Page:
Zanu PF clings to Mugabe goodies


HARARE – Zanu PF says it cannot share goodies dished by President Robert Mugabe with non-party members, even those it wants to lure ahead of this year’s crunch general election.

The $20 million presidential farming input scheme launched recently in all of the 10 country’s provinces has been a bone for contention between Zanu PF officials and poor villagers being denied access because they hold no positions.

Officials at the forefront of the scheme such as Ernest Marodza, the Mukaradzi Zanu PF district chairperson, say there is nothing to be ashamed of in denying non-party members the inputs.

Marodza told a gathering in his district at the weekend that only the party’s loyal followers should benefit from such schemes. Mt Darwin South MP and Indigenisation minister Saviour Kasukuwere attended the meeting.

“No MDC must benefit from our party. What do you do when your wife leaves you because of your flaws? Should you help her when she comes back because she is desperate for assistance?” he quipped.

“These inputs are being financed by our leader, President Mugabe through what he gets from his connections,” he said.

Zanu PF spokesperson, Rugare Gumbo has previously made it clear that the scheme was designed by his party to ensure food security and cushion staunch supporters from hunger.

Marodza emphasised there were other programmes which are national in nature in which supporters of other parties can benefit from.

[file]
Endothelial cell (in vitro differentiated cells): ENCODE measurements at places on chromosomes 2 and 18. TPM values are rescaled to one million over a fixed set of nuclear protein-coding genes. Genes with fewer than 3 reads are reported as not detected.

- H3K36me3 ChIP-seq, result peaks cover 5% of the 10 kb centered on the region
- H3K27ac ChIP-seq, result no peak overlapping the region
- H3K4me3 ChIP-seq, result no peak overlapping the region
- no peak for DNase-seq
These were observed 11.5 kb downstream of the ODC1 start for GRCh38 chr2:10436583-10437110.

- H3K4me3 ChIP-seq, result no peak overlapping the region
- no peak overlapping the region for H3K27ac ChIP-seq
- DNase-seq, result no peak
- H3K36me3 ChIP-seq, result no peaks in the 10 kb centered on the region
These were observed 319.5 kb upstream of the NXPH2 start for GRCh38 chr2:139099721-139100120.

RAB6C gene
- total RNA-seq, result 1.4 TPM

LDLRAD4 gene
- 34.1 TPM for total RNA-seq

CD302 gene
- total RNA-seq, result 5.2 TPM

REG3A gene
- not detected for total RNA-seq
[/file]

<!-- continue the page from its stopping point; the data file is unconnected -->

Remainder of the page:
“National programmes should be open to everyone and not just Zanu PF. Currently we are working on a water purification scheme, which will benefit the entire community not just Zanu PF supporters,” he said.

Some political analysts have described Mugabe’s agricultural inputs scheme as a vote buying gimmick which is turning out to be his biggest setback in the drive to lure new voters.

The Daily News recently revealed that anger was simmering in many rural and resettled communities following unfair distribution of maize seed by Zanu PF grassroots leaders which saw only their blue-eyed boys benefiting.

Kasukuwere demanded transparency and accountability in the distribution of the inputs.

“Let me know if you fail to benefit from these programmes so that I can trace who would have taken your share,” he told the villagers.

“Whether it is a party or national programme, those in charge should be able to account for what they received.” – Wendy Muperi

Comments are closed.